(This column is from 2008, but seems to have disappeared from the Net – so I’m reposting.)
So when exactly did “Kumbaya” become a dirty word?
Maybe you were twelve or so, sitting around the campfire after an exhausting day of fun at Camp Way-Re-Mo-Te, and a counselor, that college girl with the light brown hair who taught pottery, got out her guitar – and after a few rounds of “Michael Row the Boat Ashore” and “Blowin’ in the Wind” came one that you hadn’t heard before. Munching on smores, wondering if that girl from Connecticut would ever say “boo” to you, you sang along even though you had no idea what that word “Kumbaya” was supposed to mean. Then someone explained that it was an old spiritual, a prayer really, a call to the Lord to “come by here”… and it felt like maybe he had, and it was nice to be there, under the stars, trying out harmonies with a bunch of strangers.
There’s some question about just where the song “Kumbaya” came from; a likely explanation traces it to the Gullah people of the Sea Islands in South Carolina. (If you’d like to explore the history, Wikipedia’s article on this is a good place to start.) The song became a staple of the folk movement in the 50’s and 60’s, and was frequently used in religious services. (I think my first experience with it was not at camp, but at parochial school in the mid-60’s – if I tell you that the music teacher’s name really was “Sister Mary Nirvana,” that might be all you need to know.)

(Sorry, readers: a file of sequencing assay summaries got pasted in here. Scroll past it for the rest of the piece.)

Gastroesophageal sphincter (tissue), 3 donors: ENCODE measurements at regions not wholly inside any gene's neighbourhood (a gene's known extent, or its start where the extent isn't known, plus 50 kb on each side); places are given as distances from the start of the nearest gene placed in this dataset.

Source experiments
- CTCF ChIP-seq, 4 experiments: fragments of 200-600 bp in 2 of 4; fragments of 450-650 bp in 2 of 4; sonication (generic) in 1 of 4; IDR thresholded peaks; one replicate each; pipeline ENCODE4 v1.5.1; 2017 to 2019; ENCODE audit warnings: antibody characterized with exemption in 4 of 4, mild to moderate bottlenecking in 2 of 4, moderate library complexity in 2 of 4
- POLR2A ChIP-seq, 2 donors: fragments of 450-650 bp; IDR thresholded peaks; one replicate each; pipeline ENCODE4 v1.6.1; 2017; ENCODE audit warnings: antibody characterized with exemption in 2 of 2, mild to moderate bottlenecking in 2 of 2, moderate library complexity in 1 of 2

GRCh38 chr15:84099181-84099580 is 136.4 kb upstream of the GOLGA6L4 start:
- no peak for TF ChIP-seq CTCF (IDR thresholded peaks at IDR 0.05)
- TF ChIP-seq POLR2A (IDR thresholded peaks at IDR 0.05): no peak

But recently “Kumbaya” has become shorthand, a code word, a dismissive epithet for a supposedly naïve, wrongheaded, and possibly even fatal hope for reconciliation among enemies or the establishment of actual lasting peace. It’s gotten to the point that anyone who seems like they might have some point of agreement with an adversary, or who might be considering entering into negotiations, has to first disavow any Kumbaya possibilities. “We’re not going to be holding hands and singing ‘Kumbaya,’ that’s for sure!” they’ll say at the start of the peace conference or the labor contract negotiations – and then all the spectators wipe their brows with relief.
(Eric Zorn of the Chicago Times wrote a great column in 2006 about this phenomenon, by the way – see blogs.chicagotribune.com/news_columnists_ezorn/2006/08/someones_dissin.html, or tinyurl.com/3bbo7o.)
I’d have to say “Kumbaya” has gotten an undeserved bad rap. It must be reclaimed. To set things right, I hereby propose the establishment of a new movement: the “Kumbaya Liberation Front.” Here’s a start for a manifesto:
At the Kumbaya Liberation Front, we say “So just what the hell is so wrong with singing ‘Kumbaya,’ anyway?” We defy all attempts by the Powers That Be to squash our hopes or quell our optimism. We are intentionally and radically naïve – we insist that hopeless situations can indeed be made better, that inflexible people can change, that solutions can be found to impossible problems, that intractable conflicts can be resolved, that the endless suffering of humanity can be reduced, not just redistributed – and we insist on these things deliberately, in the face of overwhelming evidence to the contrary.
We know hope may not be enough – to make it real requires plans, actions, and hard work. But we also know that without hope, without a vision, without inspiration, all the nuts-and-bolts competence in the world is useless. In the face of cynics, wet blankets, and dour realists, we uphold the spirit of “Kumbaya.”
Anyone got a problem with that?
Kumbayistas – forward!